It's important that we collaborate, that we actually talk together and that we don’t compete on having the best and the biggest and the shiniest. That won't take us to where we want to go
Ari Marjamaa Chief Transformation Officer, WWL ASA, Wallenius Wilhelmsen Logistics
Andrea Zito, Group Director, Technical V.Group, said: “I think digitalisation is impacting us the same as automation impacted us. The important thing is not data, it is the Connected Ship because we have the data on board. We all think when we talk about digitalisation, we talk about the cruise vessels, the offshore where the pipelines are huge in communication, we have (some) 60,000 bulk carriers, tankers where you have 20 people on board and very little connection.
“Two years ago we made a survey, out of the 1,000 ships we manage only 40% were connected decently to get decent use of data. Now it's increasing, the communication price is going down and this is the important thing, and together with this I think – like automation – that common sense has to prevail. We will still have human beings on board because I – and I try to be a little bit provocative here – I don’t see the autonomous vessel being replicable for the 60,000 seagoing vessels around the world, so we will still have the human element on board.
“The important thing that a lot of people do not take, is we need to translate this data with algorithm for decision support system for the people onboard and ashore, because without this automatic algorithm that are translating the data in decision support systems for the people who manage the vessel, we will fail,” Zito said.
I don’t see the autonomous vessel being replicable for the 60,000 seagoing vessels around the world, so we will still have the human element on board
Andrea Zito, Group Director, Technical V.Group
Prominent Danish banker, Christopher Rex, Director of Research, Danish Ship Finance, said digitalisation must be seen against the bigger backdrop of the 4th Industrial Revolution.
“The 4.0 is not necessarily only about autonomous or digitalisation or whatever we would like to call it, to my understanding we have a more fundamental change going on here. On the one hand, we have an aging consumer base in the OECD that basically means that all global consumers are about to retire. This is not to say they will not continue to spend, but our spending behaviour will change towards services that are not seaborne driven.
“So that basically means that we are about to see global trade volume stagnating. And now we come back to the combinatorial effects of the 4th Industrial Revolution, because why I think that the 4.0 is more than just about autonomous, this is about we may not necessarily need the same amount of fossil fuels in the future, so instead of having unarmed drilling rigs, this is much more about looking into the effects we have seen with renewable energies.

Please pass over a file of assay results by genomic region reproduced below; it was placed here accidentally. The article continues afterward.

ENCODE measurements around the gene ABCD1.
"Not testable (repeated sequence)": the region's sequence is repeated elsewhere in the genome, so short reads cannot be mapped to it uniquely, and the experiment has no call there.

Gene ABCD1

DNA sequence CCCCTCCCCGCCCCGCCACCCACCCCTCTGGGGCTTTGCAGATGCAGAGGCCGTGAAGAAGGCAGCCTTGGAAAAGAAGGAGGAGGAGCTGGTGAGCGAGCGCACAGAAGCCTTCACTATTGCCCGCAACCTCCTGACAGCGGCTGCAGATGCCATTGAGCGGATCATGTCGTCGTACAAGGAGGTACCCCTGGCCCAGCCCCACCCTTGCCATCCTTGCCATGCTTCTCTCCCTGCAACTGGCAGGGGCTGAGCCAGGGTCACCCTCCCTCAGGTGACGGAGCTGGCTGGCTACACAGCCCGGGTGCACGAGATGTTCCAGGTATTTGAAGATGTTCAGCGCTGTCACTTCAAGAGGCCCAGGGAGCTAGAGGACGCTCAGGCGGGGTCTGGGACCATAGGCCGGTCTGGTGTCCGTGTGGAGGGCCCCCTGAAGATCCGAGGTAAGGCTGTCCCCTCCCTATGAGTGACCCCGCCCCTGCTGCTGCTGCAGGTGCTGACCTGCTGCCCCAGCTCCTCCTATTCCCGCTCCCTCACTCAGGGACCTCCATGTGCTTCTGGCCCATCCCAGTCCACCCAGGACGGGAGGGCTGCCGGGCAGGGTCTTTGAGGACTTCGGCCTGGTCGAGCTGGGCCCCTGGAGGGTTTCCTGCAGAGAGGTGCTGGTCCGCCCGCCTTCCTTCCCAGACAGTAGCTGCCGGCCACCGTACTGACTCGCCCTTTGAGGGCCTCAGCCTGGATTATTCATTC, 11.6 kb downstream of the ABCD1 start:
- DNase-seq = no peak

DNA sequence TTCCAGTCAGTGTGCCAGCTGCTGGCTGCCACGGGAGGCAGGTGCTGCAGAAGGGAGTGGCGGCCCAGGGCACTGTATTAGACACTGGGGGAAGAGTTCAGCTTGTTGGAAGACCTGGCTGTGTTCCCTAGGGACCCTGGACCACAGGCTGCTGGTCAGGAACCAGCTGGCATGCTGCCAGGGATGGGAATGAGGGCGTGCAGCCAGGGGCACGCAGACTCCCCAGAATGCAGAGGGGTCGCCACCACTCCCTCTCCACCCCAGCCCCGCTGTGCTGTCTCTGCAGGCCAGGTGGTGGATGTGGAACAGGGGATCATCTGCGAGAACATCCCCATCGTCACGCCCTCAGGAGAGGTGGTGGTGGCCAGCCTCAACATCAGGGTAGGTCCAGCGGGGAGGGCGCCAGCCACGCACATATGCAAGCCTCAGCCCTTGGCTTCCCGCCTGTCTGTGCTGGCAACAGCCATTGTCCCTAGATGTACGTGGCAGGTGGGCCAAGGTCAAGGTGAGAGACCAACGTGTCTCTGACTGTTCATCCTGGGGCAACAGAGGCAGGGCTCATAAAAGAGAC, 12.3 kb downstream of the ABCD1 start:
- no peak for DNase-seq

“Today we can see that both solar and wind energy are competitive on a non-subsidy basis in most of the sunny parts of the global economy, in particular in southeast Asia. This is a place that matters the most because this is the place where everybody is investing in new ships, hoping that the future demands will come from due to population growth, so when these regions (to which) we are basically about to provide electricity at a grid parity level with fossil fuels – but on a smaller investment level with a quicker repayment period – this is a very significant change in energy outlook, both for the energy sector of course, but in particular also for the shipping sector.
“So, basically what we're saying is that in most of all ship segments we should not expect to see major increases in demand for the next 15 years plus, something like that, so this goes basically much more beyond all the things we are seeing in digitalisation in our business model.
“This basically means that as a banker at least…. we have to pick the right winners of tomorrow because there will be a lot of struggles in the next few years, it might not even turn in 12 months, 18 months, whatever. But of course shipping will still need ships and we will still need fossil fuels, but the growth in these commodities is much less than what have seen in the past, so we need to adapt to a new situation,” Rex said.
As a banker we have to pick the right winners of tomorrow because there will be a lot of struggles in the next few years, it might not even turn in 12 months, 18 months
Christopher Rex, Director of Research, Danish Ship Finance
“I think we already are there, we are talking about digitalisation every day and the industry have done it for many years,” said John Taxgaard, VP Global Maritime Services, Ericsson. “When we move into customer engagement, they are already well aware what they really want to do with the technologies that they have available right now.